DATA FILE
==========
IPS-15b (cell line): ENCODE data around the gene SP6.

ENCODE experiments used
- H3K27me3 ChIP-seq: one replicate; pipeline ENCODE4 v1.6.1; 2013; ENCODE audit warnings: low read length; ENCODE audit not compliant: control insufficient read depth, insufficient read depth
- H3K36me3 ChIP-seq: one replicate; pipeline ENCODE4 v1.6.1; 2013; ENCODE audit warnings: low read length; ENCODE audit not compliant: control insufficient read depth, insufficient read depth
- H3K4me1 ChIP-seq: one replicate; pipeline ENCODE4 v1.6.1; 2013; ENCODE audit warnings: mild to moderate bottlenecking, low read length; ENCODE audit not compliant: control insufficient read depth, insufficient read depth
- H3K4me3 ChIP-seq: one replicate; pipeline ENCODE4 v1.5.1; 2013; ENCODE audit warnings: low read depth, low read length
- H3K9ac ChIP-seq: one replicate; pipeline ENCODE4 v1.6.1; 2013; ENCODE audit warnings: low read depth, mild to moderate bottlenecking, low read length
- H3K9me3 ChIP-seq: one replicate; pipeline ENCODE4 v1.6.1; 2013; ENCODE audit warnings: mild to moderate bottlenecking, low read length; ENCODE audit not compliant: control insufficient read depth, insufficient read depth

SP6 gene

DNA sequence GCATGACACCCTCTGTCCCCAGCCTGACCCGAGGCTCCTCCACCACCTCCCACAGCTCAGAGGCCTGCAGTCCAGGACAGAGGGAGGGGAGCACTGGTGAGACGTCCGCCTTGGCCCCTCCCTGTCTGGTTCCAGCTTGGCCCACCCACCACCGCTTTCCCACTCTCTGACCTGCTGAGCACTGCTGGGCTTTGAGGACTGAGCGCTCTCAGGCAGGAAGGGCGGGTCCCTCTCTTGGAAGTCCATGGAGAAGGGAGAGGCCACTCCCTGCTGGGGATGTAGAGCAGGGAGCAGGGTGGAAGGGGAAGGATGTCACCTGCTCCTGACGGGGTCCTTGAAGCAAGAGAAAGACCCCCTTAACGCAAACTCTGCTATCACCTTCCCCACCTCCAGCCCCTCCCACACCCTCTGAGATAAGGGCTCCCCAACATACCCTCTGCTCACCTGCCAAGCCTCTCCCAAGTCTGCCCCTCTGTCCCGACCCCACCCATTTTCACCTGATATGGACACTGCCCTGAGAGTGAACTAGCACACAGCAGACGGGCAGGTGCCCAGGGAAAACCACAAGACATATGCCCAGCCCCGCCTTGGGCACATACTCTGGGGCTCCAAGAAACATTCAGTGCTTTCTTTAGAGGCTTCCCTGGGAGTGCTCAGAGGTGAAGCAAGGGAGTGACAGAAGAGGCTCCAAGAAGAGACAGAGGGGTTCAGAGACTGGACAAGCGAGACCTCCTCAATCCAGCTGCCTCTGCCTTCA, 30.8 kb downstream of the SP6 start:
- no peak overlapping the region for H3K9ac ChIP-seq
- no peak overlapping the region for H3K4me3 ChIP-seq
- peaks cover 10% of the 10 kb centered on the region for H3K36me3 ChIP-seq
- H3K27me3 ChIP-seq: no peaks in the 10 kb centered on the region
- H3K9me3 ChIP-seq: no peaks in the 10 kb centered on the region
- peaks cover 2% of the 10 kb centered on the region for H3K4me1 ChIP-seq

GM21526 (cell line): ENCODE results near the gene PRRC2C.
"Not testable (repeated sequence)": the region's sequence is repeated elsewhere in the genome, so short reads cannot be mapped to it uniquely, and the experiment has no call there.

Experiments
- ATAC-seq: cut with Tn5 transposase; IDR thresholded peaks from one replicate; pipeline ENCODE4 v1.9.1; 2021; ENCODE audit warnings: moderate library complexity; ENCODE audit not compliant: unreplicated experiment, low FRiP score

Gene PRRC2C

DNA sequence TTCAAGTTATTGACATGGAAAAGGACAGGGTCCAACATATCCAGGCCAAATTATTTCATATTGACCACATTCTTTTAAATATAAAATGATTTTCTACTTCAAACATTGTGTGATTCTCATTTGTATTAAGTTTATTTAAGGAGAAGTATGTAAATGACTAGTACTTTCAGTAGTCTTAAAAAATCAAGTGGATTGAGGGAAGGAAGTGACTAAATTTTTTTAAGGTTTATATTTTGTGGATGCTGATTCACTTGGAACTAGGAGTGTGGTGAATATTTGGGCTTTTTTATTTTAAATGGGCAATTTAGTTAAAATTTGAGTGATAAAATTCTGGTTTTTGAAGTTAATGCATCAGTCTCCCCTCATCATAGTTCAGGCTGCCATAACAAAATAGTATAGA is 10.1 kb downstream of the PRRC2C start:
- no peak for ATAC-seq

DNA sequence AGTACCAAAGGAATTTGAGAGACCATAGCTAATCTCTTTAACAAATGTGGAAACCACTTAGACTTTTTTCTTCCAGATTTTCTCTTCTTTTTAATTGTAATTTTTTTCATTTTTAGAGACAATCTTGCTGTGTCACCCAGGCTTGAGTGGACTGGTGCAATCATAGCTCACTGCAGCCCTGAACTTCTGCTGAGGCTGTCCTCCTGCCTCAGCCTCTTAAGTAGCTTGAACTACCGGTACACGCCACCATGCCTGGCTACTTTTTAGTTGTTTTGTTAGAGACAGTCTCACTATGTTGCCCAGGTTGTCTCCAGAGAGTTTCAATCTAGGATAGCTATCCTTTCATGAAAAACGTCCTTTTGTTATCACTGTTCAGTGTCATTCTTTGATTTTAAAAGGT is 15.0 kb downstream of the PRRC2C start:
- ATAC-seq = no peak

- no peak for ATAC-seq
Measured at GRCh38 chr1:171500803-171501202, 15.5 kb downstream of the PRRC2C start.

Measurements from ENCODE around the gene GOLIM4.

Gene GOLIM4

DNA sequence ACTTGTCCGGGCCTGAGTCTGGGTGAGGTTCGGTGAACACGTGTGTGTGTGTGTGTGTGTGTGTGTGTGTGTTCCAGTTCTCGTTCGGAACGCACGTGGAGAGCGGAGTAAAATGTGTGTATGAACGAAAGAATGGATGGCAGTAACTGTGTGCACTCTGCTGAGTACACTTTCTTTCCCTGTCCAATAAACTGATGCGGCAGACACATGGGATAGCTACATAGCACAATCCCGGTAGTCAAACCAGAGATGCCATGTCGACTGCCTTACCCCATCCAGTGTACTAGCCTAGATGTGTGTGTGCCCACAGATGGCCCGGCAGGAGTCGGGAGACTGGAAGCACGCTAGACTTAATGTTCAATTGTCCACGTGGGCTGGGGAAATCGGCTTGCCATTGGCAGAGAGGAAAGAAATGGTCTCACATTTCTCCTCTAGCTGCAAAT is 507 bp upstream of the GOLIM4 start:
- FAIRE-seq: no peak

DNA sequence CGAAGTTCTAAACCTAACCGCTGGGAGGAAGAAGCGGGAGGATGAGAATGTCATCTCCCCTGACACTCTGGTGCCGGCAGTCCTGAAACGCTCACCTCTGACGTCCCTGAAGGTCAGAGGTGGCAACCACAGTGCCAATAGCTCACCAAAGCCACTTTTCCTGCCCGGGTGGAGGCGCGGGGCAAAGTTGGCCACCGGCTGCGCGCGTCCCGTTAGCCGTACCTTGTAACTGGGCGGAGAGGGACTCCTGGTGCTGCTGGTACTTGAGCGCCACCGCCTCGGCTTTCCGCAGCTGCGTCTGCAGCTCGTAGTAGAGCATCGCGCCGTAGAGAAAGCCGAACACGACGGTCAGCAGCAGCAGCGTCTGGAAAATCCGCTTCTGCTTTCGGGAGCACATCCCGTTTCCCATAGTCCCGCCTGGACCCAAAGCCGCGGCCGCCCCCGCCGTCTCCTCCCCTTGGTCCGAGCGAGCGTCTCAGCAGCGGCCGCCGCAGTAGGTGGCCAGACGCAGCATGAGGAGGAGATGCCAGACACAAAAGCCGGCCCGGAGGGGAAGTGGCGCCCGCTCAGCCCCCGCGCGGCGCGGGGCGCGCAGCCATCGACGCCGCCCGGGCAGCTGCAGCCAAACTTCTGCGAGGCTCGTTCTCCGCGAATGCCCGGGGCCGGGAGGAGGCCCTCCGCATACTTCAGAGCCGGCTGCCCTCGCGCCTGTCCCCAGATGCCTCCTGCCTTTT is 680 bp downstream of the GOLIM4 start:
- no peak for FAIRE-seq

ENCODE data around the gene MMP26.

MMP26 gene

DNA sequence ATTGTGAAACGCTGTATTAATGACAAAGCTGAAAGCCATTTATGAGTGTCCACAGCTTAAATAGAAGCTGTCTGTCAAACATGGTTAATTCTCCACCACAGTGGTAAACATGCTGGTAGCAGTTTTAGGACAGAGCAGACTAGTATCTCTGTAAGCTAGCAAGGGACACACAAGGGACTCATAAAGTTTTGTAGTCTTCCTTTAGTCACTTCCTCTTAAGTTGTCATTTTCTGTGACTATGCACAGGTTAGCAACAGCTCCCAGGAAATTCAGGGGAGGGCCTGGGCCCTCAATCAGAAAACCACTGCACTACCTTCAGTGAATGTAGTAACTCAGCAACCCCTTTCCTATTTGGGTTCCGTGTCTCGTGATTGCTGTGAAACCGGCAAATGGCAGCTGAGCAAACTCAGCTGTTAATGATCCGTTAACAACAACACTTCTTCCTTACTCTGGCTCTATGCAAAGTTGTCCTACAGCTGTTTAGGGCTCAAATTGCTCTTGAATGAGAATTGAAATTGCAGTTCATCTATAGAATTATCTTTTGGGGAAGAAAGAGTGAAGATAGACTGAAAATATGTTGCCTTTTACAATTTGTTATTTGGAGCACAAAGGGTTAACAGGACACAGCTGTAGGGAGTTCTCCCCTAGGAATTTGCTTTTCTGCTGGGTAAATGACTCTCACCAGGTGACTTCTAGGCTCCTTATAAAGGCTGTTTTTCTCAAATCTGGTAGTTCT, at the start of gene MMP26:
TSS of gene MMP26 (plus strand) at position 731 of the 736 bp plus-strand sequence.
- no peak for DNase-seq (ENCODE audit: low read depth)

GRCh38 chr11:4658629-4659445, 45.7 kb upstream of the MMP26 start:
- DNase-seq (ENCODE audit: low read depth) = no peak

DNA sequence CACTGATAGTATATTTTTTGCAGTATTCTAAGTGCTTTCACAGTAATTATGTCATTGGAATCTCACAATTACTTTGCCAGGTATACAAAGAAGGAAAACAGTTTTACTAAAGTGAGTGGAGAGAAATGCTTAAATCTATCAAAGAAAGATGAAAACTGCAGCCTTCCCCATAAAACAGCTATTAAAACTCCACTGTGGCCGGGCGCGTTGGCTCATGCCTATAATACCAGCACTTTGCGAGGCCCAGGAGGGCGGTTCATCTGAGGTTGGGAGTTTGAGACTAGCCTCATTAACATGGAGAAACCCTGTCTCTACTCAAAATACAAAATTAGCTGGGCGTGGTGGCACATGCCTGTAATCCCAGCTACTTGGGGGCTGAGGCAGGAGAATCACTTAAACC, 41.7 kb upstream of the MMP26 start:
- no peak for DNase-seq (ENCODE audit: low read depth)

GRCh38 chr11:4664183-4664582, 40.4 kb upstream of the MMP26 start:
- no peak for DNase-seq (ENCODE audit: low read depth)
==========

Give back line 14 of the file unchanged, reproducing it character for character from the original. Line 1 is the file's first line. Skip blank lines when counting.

- H3K27me3 ChIP-seq: no peaks in the 10 kb centered on the region